In 1962 a research group arrived with their boat on a small Melanesian island in the south pacific ocean.
Their goal was to study the local tribe of the island. Soon after they arrived, they started to observe some very odd behavior.
Every noon, the whole tribe gathered around a huge tower-like construction made of bamboo. One of the tribesmen would then start to climb the tower. Once he reached the top, he would sit down and put two coconut shells over his ears. Both shells were held in place by a piece of rope. The sight reminded the researchers of earmuffs. Strange, if you consider how close the island was to the equator.
Anyway, on the ground, the rest of the tribe started to hum. Then every member would lift their arms until their hands were level with their shoulders, and they would begin to walk around the tower. With every round, the tripe would walk faster. And the humming would get louder. Were they imitating birds?
After the ceremony, the researchers approached the tribe and asked: “What were you doing there?”
“We were praying?” one of the tribespeople responded.
“What were you praying for?”
The islander replied: “We were praying for the thunderbird to return and bless us with food.”
The scientists were confused. “What do you mean by thunderbird?”
“Let me show you.”, the tribesman responded.
He let the group into the jungle. After walking through the brushwood for a while, they arrived at a clearing, and the scientist finally understood what the tribesman was talking about.
Here’s what they saw:
The tribe was practicing a Cargo Cult
It turns out that a nearby Melanesian island hosted a military base during World War II.
The indigenous people got scared when the soldiers arrived and went into hiding. What then happened didn’t make sense to them, but it changed their lives forever.
The military cleared a strip of the jungle to make space for a runway. Then they built a control tower. And soon enough, smaller airplanes started to land on the island delivering fresh supplies for the soldiers.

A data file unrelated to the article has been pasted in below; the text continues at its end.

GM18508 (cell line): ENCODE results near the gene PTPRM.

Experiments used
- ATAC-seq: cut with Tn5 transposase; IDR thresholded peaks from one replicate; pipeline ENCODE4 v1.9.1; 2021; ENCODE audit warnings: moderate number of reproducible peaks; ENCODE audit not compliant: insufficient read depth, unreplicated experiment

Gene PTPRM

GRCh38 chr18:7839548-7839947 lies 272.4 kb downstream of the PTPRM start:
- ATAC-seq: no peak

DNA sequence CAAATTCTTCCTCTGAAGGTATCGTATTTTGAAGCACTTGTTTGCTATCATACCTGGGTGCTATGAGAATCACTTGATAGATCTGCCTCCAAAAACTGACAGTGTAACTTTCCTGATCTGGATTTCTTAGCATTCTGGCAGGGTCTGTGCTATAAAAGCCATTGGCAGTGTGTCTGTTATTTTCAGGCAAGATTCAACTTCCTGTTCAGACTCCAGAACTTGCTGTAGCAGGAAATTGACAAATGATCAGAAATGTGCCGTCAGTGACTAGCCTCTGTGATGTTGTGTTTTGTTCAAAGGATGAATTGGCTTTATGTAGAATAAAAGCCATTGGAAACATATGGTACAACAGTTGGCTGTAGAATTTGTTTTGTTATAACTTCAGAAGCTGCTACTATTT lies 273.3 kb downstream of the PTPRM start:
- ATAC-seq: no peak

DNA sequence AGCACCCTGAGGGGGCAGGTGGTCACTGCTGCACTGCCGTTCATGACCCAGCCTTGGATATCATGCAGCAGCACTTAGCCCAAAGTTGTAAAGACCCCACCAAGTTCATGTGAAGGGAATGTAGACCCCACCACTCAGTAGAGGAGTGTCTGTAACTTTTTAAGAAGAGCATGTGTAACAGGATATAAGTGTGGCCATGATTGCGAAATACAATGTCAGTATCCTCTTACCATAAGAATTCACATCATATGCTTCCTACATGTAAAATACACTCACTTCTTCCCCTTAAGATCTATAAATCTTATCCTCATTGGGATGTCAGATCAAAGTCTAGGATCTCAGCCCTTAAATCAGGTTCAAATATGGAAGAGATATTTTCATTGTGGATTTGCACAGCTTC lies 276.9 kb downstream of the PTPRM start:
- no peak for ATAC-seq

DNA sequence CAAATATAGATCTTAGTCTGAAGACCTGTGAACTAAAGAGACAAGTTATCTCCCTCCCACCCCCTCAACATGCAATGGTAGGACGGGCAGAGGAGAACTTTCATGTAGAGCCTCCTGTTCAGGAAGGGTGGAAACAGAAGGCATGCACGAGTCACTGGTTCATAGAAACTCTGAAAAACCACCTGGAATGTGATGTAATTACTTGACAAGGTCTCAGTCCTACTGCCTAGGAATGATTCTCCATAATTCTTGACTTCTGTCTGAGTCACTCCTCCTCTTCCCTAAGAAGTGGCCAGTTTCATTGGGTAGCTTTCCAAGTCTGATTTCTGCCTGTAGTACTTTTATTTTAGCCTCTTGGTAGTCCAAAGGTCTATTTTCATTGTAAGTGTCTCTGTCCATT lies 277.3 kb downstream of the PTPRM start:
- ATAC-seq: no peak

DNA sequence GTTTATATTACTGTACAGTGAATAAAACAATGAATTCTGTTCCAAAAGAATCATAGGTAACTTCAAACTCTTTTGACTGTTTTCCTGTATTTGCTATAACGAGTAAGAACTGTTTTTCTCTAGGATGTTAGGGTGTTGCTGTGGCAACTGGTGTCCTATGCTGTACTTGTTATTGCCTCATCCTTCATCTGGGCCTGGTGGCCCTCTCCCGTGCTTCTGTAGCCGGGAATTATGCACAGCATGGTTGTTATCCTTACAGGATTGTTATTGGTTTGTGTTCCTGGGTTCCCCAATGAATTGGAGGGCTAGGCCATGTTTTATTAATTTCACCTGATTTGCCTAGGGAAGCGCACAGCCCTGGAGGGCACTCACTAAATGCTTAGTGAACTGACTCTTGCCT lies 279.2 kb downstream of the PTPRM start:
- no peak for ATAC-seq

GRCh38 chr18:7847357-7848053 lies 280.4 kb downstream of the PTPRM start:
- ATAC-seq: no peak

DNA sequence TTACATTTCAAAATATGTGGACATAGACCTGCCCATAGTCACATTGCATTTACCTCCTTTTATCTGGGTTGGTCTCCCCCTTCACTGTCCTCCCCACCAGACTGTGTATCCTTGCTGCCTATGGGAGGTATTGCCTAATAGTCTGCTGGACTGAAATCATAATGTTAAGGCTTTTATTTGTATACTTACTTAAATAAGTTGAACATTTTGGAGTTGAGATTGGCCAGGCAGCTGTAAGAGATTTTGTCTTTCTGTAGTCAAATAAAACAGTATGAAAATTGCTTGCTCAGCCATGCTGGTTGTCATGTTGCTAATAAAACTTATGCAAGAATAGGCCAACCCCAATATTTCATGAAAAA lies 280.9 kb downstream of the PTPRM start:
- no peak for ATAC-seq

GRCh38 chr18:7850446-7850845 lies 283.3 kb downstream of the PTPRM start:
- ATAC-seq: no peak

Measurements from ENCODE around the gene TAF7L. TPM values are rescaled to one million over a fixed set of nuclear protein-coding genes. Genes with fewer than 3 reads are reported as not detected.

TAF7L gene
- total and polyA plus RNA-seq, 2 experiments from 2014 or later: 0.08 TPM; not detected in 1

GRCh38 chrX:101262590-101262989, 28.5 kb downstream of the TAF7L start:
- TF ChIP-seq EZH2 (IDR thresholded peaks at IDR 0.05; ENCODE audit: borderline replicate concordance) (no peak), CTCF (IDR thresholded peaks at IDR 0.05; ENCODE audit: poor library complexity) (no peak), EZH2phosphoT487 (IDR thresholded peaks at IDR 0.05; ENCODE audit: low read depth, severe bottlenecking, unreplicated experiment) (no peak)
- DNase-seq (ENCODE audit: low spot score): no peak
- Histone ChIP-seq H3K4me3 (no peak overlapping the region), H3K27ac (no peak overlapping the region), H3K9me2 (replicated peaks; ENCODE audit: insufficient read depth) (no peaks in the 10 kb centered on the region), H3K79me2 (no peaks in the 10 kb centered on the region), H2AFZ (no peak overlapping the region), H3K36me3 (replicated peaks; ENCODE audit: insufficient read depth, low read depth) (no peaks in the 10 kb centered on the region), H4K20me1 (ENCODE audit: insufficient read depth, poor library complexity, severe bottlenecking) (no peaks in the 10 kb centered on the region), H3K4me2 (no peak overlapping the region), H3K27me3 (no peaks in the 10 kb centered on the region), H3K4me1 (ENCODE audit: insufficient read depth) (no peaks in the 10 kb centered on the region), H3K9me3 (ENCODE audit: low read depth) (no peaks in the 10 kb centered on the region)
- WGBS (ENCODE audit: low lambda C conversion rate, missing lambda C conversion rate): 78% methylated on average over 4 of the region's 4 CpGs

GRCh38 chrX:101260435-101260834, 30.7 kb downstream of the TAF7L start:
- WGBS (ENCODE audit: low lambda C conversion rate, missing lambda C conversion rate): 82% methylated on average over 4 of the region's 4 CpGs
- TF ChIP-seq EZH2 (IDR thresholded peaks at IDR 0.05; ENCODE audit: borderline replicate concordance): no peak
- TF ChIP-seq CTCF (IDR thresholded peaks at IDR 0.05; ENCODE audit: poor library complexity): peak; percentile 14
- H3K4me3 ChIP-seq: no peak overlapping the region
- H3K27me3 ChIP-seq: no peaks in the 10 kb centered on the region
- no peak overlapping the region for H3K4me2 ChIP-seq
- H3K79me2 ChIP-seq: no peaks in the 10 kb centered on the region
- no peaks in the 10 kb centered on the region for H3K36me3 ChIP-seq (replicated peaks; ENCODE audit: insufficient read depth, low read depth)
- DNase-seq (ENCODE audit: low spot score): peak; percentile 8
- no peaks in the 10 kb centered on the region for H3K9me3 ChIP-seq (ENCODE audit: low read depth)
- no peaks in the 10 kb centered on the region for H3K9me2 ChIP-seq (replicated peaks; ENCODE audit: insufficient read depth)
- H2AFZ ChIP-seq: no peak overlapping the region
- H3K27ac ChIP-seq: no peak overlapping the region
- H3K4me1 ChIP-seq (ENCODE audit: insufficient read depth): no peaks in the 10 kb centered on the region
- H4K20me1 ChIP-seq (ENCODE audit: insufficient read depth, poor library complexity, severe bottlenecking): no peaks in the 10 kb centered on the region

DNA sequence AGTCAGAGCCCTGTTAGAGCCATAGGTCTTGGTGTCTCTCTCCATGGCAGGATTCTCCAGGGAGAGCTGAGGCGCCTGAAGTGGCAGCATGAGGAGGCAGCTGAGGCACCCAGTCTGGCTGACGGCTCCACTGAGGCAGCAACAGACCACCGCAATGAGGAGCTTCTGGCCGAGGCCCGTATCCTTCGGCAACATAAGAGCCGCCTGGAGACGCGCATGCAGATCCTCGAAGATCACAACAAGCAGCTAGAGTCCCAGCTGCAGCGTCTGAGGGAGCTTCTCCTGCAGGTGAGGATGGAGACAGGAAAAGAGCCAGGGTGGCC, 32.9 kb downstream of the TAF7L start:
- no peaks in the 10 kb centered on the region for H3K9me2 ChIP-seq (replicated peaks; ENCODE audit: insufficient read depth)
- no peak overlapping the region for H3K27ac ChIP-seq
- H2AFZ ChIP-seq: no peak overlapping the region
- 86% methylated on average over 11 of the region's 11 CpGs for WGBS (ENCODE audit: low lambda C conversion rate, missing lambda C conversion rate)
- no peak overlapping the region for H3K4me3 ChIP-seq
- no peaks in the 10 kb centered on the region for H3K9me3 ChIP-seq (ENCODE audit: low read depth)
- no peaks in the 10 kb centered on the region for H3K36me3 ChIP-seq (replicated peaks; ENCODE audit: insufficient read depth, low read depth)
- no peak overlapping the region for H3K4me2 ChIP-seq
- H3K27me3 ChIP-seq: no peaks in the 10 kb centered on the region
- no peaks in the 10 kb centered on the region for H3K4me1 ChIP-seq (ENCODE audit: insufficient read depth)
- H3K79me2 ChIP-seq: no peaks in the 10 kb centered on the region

Soon after World War II ended, the military abandoned the base. And the islanders returned to their everyday lives – kind of.
Over the next few years, the word of what happened spread among the tribes of the surrounding islands:
“Build a tower, climb the tower, cover your ears, and the thunderbirds will come and bring food.”
The tribes started to practice a Cargo Cult – a belief system in which they performed magic rituals that they believe will cause a more technologically advanced society to deliver goods.
Cargo Cult Agile
Many teams in software engineering also practice a Cargo Cult. When asked, what they are doing, they usually answer with something like: “Scrum” or “Agile.”
Over the last 25 years, Agile and Scrum have been sold to managers as the solution to ever-failing software projects.
But the promised improvements never manifested. In some teams, the term “Scrum” is so burned that you will stir a minor uproar of anger in individual team members if you only mention it.
I personally jumped on the Agile train in 2009 when it arrived in Germany. Since then, I’ve worked with dozens of teams. And I’ve tried to spread the word – as a team member, then as lead, then as a coach, and in recent years also as a trainer.
And I learned that most teams that say that Agile doesn’t work for them, in fact, practice a Cargo Cult.
They never truly understood how Agile works. When looking more closely, I observed that they were just imitating.
Here are a few examples of Cargo Cult behavior in Agile software engineering: